If you feel chilled near the end of a dive but not necessarily cold, your body may have been working overtime keeping you warm. As the top of the head is one of the areas that the most heat loss occurs, just adding a hood might provide that little extra warmth that is needed. It might also be enough to give you a little extra air.

Streamlining and form is important Photograph by Andrew Love


Being streamlined is an important concept for scuba divers, not only for protecting the environment and improving buoyancy control but also for our bottom time. Aircraft and race cars are designed with aerodynamics that allow them the least resistance to the air as possible. The same concepts apply to the human body as it moves through the water that provides thousands of times the resistance of air. When we streamline we are considering the equipment we hang off our BCD and parts of our diving kit. We want to keep it close to our bodies and to eliminate items being pulled by currents or being able to be snagged while diving.

Streamlining also applies to how we move our body in the water. If our body is in the same horizontal plane as the surface we are exposing less surface area of our body to the direction of travel. This will allow less resistance compare to exposing our chest or other portions of the body. The lower resistance mean we do not have to work as hard to over come the waters resistance. Our hands and arms can also induce drag. If your hands are not holding something they should be close to your body. Placing the hands and arms across your chest is a common manner to reduce drag. Having them along your sides or hands behind your back are also frequently seen. You may often see divers using their hands while swimming. This is an ineffective means of motion. Your legs are much more powerful.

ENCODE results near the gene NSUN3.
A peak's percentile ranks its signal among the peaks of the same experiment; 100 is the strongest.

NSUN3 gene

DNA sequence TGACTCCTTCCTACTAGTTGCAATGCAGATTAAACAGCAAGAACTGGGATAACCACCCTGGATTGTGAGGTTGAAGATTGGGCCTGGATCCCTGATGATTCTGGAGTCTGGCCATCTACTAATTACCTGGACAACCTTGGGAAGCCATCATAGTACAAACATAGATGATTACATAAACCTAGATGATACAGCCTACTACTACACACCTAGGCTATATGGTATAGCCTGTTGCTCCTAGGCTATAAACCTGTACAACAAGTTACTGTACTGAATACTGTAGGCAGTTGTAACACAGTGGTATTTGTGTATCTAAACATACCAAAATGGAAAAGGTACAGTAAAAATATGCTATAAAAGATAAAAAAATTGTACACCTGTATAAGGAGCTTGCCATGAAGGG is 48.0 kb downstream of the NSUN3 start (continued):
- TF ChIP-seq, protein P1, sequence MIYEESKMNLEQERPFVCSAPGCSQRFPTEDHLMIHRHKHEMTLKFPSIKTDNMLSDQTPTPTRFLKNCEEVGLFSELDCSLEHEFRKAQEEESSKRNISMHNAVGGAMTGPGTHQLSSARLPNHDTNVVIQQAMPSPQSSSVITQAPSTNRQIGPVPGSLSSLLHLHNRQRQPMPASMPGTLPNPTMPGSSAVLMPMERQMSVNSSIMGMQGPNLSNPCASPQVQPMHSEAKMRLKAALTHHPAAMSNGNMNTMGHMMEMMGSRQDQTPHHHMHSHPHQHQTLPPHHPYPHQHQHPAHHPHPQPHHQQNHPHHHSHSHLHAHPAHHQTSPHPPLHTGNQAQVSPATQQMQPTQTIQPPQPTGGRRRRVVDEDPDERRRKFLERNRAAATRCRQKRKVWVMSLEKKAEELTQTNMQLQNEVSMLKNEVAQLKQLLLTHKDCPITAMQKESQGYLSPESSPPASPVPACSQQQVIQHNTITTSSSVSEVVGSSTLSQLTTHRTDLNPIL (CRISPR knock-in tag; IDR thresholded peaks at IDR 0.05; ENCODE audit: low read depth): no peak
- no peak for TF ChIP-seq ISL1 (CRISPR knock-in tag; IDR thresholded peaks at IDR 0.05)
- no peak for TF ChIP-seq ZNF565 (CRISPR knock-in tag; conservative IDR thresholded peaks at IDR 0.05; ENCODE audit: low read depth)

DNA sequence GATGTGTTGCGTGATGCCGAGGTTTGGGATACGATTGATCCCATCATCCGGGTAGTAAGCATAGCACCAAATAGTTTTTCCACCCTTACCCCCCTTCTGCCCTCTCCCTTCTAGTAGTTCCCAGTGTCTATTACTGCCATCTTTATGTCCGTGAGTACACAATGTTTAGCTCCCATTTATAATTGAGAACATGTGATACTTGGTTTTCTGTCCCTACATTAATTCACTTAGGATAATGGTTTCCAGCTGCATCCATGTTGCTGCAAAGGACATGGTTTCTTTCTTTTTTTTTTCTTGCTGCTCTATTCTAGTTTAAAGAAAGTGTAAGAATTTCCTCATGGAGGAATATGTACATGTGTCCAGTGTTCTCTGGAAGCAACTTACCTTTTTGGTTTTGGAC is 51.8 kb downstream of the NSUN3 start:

Learn a few different styles of kicks. The way you use your legs and fins will also have an impact on your streamline and the efficiency that you use your energy. The more efficient you are, the longer you can dive.

Watch Your Depth

Face it, if you want to dive for an hour, spending your NDL at 40 meters will make you come up short. We learned Boyle’s law in our Open Water Diver training. If we take in the same volume of air at 10 meters (33 feet) as we do at the surface, you will find that we are using more air. The air is compressed so there is more air in the same volume. Using a surface air calculation, That amount would double at 10 meters and triple at 20 meters. Even staying a little shallower than other divers can give you a few extra minutes.

Watch the Currents

Currents are a variable that has to be judged each and every time. A drift dive uses much less energy, therefore less air, than a normal dive. Swimming into a current uses more energy. If you are swimming into a current you may find that the current is weaker at different depths. Judging the current can improve your bottom times.

BONUS: Bottom Times Improve As You Get Better

An extra bonus tip. As mentioned earlier, the more you dive the better your consumption. Relax and enjoy your dives and dive as often as you can.

Charles Davis
Charles Davis
Charles Davis is an active diver for over 19 years who enjoys writing about his favorite activities, Scuba Diving and Travel. Also known as the Scuba Diving Nomad